The Santa Ana City Council Monday night approved a new downtown business tax, replacing a controversial special property tax that had divided downtown businesses and brought the issue of gentrification to the fore.
The funding for Downtown Inc. — responsible for promoting, cleaning and providing security for the city’s downtown core — was born out of a property business improvement district, which levied the special tax.
But the tax district died after more than a year of persistent opposition from a group primarily of Latino owners of small properties, who argued that the tax was too high, in some cases several thousand dollars for a single property. They said the tax was primarily benefiting the downtown’s burgeoning night scene, a mix of restaurants and bars catering to a mostly young crowd at Artists Village.
Under a settlement agreement, the city will for three years provide $400,000 annually for Downtown Inc.’s cleaning and security services. The proceeds of the new district will be equally split between two groups: Downtown Inc. and the Santa Ana Business Council, a group composed of business owners who opposed the special property tax and are likely to conduct more Latino-oriented promotions.
The revenue from the new tax district, approximately $250,000 annually, is far less than the revenue generated by the previous property tax district.
For retail stores, restaurants, theaters, hotels, service stations and amusement services, the tax assessment would be 1.5 times their annual business license fees. For commercial and residential rental property, the assessment would be one-fourth of the annual business license fees.
All other businesses would be assessed an amount equal to their annual business license fees, which average $415 per business, according to a city staff report.
According to a city presentation, a 12,487-square-foot property under the previous tax district paid $641. Under the new district, the business occupying that space pays $65.75.
The council received 58 protests from businesses against forming the district, with 53 being valid, City Clerk Maria Huizar said. But to block the council’s ability to approve formation of the district, the city would need to receive protests from businesses paying more than 50 percent of the tax proceeds. The 53 protests amounted to only 6.21 percent, according to Huizar.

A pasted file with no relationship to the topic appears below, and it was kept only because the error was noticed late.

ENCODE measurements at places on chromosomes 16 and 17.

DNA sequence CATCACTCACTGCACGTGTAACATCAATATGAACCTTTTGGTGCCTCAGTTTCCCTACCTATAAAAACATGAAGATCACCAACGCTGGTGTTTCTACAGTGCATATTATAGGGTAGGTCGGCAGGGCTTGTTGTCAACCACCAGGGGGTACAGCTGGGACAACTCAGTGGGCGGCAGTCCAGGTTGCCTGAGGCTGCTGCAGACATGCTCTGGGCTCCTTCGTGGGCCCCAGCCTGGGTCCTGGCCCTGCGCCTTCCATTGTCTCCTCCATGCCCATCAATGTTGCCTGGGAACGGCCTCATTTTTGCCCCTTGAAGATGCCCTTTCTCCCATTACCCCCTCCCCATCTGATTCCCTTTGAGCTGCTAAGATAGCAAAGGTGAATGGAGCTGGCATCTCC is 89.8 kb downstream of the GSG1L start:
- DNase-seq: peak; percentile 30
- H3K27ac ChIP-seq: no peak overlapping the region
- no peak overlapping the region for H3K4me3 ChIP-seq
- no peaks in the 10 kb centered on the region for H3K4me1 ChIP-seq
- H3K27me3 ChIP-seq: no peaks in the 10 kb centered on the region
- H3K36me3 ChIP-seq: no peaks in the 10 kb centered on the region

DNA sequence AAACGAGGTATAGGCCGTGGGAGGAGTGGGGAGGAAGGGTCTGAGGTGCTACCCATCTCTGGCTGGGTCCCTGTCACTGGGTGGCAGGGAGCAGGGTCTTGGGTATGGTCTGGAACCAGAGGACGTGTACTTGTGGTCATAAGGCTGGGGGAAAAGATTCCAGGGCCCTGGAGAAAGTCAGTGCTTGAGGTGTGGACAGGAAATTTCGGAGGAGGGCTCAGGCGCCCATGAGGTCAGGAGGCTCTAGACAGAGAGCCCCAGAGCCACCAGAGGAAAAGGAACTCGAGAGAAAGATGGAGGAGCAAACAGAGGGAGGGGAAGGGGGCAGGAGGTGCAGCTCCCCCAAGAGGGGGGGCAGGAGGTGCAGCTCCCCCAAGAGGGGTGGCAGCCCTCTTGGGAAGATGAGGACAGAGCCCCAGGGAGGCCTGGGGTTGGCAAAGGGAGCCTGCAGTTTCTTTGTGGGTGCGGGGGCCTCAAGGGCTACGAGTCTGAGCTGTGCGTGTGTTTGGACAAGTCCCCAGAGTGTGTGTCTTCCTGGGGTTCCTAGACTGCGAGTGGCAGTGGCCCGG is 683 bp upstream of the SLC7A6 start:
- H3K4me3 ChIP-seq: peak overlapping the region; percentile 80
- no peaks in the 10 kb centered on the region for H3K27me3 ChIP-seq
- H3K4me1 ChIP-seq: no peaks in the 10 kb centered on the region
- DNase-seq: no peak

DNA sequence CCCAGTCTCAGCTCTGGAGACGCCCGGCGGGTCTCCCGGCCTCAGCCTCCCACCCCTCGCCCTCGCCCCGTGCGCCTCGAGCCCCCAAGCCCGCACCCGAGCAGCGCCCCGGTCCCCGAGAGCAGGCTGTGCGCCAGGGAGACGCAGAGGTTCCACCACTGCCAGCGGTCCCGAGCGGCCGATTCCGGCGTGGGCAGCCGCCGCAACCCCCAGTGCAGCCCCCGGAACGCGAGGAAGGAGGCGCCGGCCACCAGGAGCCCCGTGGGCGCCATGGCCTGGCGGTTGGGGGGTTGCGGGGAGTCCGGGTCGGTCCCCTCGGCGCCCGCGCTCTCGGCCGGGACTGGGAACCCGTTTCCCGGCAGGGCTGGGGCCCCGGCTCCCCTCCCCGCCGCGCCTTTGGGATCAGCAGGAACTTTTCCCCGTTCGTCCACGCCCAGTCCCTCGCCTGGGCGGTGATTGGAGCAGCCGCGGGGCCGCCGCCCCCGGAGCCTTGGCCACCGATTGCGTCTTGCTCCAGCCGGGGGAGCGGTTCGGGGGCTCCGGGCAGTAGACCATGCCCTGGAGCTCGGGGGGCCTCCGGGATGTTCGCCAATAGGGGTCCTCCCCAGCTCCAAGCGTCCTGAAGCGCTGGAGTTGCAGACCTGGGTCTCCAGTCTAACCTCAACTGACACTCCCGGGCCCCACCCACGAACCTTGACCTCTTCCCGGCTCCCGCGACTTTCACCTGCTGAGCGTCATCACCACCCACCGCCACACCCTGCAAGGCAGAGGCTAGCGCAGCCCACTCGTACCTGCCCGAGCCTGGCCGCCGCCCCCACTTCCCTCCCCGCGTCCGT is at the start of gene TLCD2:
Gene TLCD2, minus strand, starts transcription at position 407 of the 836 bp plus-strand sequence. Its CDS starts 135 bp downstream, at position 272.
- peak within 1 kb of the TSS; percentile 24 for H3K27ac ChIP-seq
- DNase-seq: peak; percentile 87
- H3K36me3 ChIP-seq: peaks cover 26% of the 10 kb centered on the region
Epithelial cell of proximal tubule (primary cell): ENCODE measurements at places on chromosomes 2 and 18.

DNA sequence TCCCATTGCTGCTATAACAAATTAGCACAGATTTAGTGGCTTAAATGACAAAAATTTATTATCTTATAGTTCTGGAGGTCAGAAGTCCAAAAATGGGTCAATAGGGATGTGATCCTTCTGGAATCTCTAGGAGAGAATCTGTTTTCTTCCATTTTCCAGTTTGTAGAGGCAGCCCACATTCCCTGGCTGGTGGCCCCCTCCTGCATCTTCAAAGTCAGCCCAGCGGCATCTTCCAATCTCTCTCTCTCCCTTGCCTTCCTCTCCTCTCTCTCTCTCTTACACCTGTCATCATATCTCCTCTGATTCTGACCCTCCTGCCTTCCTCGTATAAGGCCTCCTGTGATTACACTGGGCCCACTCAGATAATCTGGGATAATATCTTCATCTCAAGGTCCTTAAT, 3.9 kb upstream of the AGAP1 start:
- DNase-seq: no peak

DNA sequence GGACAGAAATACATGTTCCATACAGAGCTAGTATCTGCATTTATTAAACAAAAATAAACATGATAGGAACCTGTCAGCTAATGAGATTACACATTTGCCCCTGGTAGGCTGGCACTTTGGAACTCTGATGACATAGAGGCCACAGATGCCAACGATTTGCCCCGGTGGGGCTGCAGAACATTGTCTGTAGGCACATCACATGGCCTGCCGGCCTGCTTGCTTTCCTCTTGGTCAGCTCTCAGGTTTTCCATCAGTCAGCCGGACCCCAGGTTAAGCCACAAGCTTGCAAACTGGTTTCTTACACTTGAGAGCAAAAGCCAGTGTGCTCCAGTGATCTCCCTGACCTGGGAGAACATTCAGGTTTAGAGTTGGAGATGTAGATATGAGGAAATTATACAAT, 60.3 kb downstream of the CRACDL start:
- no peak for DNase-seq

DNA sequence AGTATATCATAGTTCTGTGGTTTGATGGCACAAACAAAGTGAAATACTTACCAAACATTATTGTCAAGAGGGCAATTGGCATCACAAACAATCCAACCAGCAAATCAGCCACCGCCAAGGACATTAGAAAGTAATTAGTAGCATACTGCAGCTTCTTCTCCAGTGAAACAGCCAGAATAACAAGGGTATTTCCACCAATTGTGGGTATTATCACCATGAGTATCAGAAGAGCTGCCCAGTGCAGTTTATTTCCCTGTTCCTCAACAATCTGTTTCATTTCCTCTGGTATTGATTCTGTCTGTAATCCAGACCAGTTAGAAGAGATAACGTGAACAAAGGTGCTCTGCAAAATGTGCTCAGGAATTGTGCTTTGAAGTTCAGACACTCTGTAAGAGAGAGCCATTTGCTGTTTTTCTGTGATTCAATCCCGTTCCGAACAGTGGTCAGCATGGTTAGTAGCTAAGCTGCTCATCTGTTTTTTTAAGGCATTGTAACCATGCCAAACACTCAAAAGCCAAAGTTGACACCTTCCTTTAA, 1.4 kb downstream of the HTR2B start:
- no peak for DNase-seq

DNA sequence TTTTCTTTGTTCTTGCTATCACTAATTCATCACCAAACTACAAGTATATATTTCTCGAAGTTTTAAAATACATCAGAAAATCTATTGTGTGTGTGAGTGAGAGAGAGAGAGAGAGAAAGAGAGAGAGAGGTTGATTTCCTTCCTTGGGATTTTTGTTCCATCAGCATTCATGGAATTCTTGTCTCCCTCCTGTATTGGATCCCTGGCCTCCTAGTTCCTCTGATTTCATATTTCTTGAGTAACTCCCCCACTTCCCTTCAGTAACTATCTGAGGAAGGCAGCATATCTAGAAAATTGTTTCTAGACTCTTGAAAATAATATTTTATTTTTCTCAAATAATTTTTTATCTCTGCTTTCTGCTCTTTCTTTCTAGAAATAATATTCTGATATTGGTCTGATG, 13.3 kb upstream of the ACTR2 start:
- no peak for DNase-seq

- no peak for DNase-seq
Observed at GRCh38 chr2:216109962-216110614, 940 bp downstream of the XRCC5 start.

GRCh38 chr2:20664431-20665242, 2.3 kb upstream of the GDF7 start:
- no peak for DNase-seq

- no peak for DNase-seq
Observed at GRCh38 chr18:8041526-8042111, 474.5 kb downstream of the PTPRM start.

One of the major complaints about the previous tax district was that property owners believed they had been excluded from the voting process. A relatively small number of property owners cast ballots in the election to approve the property tax district, and a large vote from the city swung the election in favor of the tax.
The formation of the new district was driven by businesses, city leaders said, so the city did not have a vote. Also, officials sent two letters — a certified mailer June 20 and a first class mailer June 24 — notifying business owners about their right to protest the district, officials said.
Only a handful of business owners attended Monday’s meeting to say they were against the district.
“We get no specific benefit whatsoever from this assessment,” said Walter Friedman, a representative of a downtown property owner. “It’s just not right.”
Some property owners made the same objection against the previous tax district.
Business and property owners on both sides of the battle over the property improvement district said at the hearing that they supported the new district.
“We are in support of anything that will bring attention and people to the downtown,” said Ryan Chase, president of Downtown Inc. “We’re on the verge of something special, and not just for downtown but for the city as a whole.”
Council members said that the new tax district was a good deal, especially because the city wasn’t swinging the election.
“This is a better deal. It’s a much cleaner election,” said Councilman Sal Tinajero.
The council also formed an ad hoc committee to study changes to the boundaries of the new district, which is along the same borders as when it was first formed in 1984.
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